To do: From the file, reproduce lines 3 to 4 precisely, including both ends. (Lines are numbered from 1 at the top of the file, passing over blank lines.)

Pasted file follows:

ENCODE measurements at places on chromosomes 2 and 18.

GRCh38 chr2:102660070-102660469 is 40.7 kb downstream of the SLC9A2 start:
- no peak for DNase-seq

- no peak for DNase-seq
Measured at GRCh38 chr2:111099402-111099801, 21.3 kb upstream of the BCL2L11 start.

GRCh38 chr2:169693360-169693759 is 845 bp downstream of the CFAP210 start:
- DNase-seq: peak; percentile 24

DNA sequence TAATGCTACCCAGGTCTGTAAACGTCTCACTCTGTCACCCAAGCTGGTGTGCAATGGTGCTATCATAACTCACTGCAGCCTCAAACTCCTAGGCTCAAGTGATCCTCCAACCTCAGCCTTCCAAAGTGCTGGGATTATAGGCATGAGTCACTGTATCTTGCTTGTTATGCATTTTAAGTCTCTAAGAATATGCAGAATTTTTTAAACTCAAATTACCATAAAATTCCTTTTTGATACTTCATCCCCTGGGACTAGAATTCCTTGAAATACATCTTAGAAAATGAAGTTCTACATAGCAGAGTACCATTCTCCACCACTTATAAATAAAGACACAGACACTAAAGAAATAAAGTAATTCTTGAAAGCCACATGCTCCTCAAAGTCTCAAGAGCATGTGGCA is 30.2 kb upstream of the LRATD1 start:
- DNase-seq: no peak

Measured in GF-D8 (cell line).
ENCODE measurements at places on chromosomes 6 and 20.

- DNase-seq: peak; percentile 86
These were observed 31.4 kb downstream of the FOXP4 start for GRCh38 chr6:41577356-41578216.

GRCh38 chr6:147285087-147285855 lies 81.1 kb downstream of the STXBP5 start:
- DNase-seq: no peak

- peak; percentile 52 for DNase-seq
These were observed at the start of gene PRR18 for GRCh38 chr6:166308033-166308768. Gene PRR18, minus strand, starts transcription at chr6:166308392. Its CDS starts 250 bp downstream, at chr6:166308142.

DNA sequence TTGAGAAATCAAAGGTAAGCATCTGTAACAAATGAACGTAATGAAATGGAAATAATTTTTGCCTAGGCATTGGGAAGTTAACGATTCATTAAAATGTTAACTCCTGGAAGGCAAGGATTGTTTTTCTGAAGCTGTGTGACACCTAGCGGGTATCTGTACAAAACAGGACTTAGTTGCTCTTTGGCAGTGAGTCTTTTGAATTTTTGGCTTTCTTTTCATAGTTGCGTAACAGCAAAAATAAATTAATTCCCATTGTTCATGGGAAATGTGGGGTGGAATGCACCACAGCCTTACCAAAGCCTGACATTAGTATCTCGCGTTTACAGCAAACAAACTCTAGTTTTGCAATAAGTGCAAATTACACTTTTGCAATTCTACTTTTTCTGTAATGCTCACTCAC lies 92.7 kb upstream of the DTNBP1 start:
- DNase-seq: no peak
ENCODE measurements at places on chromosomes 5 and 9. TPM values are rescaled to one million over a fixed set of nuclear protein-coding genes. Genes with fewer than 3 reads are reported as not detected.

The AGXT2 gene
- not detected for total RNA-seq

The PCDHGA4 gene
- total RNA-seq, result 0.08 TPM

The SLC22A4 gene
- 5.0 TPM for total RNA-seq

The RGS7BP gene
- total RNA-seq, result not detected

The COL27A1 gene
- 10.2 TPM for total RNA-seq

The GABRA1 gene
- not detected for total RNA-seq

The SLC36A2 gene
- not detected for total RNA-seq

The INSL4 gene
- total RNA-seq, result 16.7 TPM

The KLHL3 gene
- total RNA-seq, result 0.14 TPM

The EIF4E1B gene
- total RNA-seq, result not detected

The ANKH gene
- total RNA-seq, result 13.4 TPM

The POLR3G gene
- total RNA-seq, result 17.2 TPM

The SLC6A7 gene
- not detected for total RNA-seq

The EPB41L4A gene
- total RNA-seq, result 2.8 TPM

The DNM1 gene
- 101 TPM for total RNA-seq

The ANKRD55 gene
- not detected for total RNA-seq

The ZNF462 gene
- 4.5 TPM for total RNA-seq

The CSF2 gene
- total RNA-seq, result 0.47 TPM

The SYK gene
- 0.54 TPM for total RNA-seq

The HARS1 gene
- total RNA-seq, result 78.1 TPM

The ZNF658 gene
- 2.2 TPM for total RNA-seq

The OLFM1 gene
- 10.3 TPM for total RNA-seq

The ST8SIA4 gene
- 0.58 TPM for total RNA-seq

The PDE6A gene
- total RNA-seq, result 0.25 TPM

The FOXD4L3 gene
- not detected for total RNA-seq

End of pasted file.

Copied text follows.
- no peak for DNase-seq

- no peak for DNase-seq